The members of Deep Purple had to promise to wear hats for an important debut performance in Malaysia at the beginning of the 1980s, because officials in Kuala Lumpur feared the band's long hair would upset concertgoers.
Frontman Ian Gillan tells Wenn he and his bandmates went through a year of contractual issues with government bigwigs before the concert could even be scheduled, because the officials feared the band would corrupt the country's youth.
Gillan tells Wenn, "They were scared of the English disease, as it was called. They were checking all the lyrics and all the ramifications.
"It was a key gig for us because we were doing a whole series of Eastern dates and this and two others were key dates, without which the rest of the tour wouldn't have happened.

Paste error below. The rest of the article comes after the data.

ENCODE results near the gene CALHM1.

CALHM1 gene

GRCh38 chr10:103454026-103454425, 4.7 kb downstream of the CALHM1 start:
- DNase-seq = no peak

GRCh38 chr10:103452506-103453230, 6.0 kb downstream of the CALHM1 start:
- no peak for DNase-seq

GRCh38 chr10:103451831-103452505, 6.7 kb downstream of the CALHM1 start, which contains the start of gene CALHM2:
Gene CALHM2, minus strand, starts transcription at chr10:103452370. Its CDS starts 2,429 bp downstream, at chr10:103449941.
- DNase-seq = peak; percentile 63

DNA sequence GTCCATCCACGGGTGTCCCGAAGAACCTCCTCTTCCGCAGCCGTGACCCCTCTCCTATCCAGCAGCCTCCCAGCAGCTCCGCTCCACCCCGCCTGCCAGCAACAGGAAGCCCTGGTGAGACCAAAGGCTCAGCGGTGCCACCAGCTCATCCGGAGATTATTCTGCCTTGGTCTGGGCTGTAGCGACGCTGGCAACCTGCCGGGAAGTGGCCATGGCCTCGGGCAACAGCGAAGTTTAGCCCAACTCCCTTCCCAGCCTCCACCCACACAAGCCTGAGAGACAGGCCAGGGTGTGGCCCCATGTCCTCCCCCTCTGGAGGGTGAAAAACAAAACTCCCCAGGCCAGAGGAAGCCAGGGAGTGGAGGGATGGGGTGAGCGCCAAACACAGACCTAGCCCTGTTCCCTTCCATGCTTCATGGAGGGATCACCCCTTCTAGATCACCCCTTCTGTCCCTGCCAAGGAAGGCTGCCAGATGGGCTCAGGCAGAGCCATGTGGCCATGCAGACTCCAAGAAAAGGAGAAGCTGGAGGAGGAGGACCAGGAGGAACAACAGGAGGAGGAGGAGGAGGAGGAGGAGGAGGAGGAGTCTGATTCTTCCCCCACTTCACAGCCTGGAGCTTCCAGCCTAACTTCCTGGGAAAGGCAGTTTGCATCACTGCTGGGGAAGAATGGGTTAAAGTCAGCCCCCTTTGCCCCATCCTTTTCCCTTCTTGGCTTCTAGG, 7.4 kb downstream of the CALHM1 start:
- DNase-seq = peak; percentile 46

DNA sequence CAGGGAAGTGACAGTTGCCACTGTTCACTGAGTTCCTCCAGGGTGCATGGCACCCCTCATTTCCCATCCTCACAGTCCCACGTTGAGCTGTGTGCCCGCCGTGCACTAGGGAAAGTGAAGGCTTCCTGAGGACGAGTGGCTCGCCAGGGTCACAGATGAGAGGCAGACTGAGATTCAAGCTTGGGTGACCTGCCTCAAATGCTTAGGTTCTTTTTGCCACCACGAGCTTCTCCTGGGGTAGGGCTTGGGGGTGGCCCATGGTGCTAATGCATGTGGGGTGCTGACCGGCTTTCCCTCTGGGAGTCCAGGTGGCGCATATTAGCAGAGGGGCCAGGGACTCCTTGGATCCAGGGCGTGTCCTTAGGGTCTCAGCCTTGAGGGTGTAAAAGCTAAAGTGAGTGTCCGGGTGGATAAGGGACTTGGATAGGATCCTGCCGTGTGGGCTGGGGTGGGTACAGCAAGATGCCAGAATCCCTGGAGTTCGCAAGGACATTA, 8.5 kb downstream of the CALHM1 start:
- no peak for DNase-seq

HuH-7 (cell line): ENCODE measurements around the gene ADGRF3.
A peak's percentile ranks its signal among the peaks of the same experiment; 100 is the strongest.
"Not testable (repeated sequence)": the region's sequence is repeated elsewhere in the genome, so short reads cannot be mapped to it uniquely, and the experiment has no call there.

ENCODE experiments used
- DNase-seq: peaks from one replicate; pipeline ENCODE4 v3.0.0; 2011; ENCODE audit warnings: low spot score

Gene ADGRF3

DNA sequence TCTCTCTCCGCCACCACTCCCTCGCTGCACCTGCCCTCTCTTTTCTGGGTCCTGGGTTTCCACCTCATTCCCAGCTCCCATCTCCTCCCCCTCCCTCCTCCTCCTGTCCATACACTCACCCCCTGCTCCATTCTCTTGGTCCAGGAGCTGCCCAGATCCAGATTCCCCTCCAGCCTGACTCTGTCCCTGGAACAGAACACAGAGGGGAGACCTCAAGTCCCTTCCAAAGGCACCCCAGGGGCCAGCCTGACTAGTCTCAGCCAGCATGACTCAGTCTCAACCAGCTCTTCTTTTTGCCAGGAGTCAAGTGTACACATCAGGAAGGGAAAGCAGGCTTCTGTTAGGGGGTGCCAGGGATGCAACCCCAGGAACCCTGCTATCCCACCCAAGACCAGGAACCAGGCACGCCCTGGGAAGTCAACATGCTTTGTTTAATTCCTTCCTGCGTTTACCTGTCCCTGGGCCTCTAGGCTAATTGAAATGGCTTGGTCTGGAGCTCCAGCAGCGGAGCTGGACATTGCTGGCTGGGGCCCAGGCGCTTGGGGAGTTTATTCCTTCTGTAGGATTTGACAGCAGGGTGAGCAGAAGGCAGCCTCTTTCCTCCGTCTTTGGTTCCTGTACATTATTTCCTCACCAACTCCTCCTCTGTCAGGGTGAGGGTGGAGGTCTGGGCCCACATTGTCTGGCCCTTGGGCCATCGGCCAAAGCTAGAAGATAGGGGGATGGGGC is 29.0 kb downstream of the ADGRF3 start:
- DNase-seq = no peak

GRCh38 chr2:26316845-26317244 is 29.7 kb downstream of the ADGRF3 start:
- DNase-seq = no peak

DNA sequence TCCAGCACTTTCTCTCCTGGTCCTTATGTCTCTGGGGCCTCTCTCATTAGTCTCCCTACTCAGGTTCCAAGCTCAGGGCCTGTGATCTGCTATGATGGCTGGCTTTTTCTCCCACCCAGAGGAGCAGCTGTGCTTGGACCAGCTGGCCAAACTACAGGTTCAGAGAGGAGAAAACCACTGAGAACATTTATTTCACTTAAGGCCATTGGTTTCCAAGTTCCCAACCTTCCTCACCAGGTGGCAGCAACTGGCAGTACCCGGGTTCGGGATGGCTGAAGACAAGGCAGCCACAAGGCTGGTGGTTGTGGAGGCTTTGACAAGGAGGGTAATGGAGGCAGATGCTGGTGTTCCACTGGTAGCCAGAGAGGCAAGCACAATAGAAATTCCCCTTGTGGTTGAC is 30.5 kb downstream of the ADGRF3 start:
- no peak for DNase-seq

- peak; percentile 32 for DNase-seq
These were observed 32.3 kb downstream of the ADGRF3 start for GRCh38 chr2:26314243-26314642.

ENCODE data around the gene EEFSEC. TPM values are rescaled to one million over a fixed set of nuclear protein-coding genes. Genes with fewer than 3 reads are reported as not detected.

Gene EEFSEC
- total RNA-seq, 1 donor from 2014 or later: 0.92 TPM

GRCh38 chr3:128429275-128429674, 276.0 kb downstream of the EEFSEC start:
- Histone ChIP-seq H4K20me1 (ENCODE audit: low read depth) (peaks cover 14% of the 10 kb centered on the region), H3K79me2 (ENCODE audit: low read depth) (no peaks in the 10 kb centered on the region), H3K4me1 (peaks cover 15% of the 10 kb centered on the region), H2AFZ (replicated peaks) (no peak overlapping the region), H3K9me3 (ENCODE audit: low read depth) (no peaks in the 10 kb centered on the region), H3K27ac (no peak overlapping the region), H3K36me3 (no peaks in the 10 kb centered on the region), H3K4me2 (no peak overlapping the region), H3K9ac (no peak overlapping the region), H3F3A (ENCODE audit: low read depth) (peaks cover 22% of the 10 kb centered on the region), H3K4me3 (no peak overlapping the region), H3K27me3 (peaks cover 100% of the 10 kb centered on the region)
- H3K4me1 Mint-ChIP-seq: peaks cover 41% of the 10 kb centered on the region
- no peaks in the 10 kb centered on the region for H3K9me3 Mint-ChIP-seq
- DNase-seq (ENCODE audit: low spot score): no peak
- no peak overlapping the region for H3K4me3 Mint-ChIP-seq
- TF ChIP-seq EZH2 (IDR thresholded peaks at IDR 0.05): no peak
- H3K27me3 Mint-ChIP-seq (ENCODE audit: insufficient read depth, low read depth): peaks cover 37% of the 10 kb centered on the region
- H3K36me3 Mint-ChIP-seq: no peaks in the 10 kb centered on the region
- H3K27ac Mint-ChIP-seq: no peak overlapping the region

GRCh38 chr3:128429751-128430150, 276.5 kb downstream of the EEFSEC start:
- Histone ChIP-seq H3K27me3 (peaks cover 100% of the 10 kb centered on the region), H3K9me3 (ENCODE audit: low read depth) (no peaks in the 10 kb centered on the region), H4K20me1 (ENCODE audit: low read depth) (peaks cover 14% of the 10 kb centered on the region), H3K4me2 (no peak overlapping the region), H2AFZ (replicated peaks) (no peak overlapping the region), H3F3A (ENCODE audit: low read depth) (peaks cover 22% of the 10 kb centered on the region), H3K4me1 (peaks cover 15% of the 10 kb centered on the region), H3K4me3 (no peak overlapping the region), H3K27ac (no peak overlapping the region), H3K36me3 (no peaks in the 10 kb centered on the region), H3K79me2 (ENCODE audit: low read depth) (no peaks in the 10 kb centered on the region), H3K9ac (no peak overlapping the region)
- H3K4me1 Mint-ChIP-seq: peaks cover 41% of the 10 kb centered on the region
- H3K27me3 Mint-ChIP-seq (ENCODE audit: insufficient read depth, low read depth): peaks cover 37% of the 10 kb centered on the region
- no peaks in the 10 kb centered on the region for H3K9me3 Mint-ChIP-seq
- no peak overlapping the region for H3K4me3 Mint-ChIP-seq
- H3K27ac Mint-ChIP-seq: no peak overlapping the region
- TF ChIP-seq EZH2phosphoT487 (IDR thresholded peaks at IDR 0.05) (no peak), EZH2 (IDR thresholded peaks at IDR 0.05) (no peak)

"I will never forget one clause in the contract... The wording went exactly like this: 'The boys in the band shall not allow their hair to fall upon their shoulders'. We agreed that we'd tie it up or wear hats or conceal it.
"We did actually let the hair come down because the Minister of Culture came to the press conference and he said, 'You're not at all what I expected - you can speak!' He said, 'If the hats fall off after three or four songs, it'll be Ok', so I called over a camera crew and said, 'Would you mind saying that again because it's in the contract. I want witnesses.'
"Rock music was a big threat back then, so you got rejected from a lot of places. It was mostly the drugs and the loud-mouthed singers that people were afraid of."